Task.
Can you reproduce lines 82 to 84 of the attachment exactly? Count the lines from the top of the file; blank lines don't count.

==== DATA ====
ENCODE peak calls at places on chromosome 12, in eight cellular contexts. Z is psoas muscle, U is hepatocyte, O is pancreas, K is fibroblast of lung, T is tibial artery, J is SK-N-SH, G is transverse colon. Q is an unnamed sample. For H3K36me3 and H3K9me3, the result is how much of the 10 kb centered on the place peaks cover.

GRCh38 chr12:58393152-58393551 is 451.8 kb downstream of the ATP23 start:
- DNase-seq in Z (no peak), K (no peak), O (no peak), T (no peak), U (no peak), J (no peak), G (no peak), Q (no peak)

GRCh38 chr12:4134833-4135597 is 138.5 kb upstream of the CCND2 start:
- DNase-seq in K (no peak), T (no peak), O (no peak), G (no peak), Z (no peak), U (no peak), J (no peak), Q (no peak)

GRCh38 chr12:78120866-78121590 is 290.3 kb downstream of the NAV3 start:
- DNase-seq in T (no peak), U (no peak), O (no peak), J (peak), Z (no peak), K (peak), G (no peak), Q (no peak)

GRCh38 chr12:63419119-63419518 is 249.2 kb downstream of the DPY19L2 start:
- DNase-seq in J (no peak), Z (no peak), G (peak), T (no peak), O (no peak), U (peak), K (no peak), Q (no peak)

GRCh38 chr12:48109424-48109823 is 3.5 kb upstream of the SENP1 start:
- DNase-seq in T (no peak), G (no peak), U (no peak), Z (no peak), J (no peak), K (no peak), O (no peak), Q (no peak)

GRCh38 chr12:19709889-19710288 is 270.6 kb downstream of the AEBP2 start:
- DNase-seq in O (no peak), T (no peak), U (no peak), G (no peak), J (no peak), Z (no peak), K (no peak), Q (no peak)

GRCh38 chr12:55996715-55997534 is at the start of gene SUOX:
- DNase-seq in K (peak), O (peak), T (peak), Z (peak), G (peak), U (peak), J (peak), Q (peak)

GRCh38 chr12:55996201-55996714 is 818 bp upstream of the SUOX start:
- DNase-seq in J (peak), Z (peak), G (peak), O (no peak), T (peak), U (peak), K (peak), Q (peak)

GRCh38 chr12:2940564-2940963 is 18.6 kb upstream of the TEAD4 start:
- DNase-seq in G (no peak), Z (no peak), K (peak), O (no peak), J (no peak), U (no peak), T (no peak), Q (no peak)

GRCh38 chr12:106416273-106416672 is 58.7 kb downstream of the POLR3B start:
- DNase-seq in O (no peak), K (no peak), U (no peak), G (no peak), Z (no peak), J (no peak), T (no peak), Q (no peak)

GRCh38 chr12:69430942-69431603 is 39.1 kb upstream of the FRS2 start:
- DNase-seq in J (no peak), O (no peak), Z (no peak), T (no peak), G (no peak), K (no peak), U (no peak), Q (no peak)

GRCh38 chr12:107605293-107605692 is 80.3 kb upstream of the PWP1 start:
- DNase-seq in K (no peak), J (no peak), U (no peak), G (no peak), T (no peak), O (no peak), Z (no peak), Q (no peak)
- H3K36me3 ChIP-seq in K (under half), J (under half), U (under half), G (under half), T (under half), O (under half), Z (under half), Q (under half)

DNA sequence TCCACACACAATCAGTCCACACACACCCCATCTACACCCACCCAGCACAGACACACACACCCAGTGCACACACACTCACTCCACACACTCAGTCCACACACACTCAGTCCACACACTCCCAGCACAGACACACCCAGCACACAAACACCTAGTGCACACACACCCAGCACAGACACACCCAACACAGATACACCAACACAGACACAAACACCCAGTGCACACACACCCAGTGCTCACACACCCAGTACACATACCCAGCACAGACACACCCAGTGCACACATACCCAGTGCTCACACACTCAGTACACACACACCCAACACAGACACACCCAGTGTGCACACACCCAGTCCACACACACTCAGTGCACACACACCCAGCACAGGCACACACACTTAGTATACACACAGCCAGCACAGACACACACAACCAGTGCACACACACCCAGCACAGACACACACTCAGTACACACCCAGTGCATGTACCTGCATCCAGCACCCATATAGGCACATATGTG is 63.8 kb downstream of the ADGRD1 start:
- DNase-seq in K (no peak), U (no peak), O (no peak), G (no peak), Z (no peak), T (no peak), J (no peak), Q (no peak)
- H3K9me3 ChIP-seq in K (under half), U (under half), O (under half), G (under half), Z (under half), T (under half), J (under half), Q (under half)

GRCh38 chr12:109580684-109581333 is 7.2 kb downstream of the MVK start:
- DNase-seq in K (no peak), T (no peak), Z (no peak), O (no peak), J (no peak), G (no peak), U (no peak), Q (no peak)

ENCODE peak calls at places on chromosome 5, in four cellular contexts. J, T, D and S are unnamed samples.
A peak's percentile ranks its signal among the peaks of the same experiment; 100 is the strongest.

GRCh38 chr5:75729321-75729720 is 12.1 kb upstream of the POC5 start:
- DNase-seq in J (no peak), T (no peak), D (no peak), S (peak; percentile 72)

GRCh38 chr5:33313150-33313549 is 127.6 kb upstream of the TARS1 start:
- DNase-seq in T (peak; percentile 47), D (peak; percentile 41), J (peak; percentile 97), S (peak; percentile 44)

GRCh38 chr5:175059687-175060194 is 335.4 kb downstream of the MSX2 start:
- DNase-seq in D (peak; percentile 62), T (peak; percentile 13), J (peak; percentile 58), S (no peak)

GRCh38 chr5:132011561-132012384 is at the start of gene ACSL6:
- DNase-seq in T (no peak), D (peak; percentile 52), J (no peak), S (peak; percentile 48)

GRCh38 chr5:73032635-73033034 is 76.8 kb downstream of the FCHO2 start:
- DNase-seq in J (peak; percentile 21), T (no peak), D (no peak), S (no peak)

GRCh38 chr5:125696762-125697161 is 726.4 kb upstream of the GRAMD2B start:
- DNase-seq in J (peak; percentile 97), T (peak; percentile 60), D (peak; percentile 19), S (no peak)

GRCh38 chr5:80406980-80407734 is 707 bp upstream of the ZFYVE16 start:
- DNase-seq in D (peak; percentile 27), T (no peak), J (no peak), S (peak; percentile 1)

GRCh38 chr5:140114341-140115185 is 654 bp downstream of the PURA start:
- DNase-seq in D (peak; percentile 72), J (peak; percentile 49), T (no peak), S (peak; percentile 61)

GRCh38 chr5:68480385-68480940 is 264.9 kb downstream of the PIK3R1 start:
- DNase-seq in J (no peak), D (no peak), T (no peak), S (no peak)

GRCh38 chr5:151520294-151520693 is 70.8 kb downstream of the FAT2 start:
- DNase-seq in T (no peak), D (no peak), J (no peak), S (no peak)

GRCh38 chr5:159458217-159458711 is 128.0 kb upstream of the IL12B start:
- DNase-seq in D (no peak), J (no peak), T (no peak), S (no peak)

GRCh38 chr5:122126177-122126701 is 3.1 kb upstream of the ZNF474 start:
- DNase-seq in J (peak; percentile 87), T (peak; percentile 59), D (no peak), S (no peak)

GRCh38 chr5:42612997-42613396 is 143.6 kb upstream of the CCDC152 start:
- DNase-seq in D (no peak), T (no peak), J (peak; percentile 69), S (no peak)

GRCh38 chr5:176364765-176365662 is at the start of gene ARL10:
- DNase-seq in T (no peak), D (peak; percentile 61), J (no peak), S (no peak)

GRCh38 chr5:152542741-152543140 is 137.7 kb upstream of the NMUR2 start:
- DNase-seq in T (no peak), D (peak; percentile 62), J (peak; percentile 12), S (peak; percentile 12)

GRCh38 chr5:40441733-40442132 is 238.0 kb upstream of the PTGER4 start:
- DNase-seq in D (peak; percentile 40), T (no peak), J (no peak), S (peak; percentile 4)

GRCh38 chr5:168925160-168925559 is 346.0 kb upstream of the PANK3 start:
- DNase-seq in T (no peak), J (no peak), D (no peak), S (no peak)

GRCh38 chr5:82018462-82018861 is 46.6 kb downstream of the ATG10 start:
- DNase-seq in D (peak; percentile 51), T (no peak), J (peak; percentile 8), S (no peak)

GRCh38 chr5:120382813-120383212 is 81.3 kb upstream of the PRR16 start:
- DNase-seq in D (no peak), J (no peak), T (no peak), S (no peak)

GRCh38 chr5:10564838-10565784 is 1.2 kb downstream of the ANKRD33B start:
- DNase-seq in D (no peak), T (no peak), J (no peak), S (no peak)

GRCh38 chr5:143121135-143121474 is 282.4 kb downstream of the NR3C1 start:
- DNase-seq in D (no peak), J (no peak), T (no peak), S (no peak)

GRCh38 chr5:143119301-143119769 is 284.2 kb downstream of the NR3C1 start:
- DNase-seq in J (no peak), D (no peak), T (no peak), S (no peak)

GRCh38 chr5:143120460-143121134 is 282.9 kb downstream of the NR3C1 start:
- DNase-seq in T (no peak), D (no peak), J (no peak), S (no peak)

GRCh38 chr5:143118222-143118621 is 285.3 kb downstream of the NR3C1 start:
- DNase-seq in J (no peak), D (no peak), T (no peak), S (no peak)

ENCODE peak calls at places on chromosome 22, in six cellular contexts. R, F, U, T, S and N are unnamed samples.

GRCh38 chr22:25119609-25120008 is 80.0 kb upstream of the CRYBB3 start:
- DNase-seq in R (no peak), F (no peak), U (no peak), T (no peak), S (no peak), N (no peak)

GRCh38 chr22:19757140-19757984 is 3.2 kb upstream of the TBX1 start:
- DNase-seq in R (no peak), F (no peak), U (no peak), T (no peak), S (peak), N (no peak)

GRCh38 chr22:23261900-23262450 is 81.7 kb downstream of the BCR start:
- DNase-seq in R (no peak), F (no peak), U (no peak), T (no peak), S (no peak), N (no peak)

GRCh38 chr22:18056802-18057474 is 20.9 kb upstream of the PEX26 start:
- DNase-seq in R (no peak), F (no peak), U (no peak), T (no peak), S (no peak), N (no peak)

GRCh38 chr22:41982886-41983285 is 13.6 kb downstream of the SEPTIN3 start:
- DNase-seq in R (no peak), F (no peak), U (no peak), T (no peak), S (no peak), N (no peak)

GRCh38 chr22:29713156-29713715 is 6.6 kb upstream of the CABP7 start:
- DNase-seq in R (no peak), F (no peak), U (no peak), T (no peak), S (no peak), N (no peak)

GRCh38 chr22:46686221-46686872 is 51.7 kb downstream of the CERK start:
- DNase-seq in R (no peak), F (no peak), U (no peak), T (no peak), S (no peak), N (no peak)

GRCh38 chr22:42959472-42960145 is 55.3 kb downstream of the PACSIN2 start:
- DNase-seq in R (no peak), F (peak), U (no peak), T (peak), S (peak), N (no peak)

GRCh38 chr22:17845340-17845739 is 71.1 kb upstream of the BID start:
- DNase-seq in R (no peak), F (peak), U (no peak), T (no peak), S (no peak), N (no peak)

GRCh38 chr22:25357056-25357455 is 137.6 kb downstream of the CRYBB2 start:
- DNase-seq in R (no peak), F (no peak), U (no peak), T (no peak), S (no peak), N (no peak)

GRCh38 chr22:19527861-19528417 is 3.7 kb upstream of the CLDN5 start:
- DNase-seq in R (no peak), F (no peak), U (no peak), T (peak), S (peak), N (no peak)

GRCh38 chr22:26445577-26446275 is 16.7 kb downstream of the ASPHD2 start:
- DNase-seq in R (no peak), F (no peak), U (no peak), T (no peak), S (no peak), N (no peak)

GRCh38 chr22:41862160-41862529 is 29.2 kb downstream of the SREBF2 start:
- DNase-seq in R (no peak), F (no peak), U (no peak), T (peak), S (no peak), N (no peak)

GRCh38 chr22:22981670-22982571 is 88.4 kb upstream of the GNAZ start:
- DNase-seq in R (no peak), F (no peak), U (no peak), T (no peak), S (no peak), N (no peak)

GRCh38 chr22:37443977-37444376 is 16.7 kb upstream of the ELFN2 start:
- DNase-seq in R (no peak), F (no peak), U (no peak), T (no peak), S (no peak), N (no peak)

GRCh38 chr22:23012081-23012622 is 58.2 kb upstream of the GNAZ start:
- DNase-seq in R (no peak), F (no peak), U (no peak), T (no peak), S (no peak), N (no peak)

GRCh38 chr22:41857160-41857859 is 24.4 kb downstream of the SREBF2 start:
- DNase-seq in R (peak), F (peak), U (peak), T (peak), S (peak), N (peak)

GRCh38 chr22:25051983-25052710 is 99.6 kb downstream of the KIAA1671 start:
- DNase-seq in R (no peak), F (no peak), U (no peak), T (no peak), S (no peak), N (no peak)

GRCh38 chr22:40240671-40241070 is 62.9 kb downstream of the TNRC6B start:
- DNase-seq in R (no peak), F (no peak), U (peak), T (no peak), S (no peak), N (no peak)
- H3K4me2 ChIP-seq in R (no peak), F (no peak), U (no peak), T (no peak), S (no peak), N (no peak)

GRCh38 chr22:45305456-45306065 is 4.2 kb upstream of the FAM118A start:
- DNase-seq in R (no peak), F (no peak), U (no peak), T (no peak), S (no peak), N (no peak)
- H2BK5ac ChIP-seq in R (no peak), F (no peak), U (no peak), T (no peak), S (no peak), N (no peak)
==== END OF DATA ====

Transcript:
ENCODE peak calls at places on chromosome 22, in six cellular contexts. R, F, U, T, S and N are unnamed samples.

GRCh38 chr22:25119609-25120008 is 80.0 kb upstream of the CRYBB3 start:
- DNase-seq in R (no peak), F (no peak), U (no peak), T (no peak), S (no peak), N (no peak)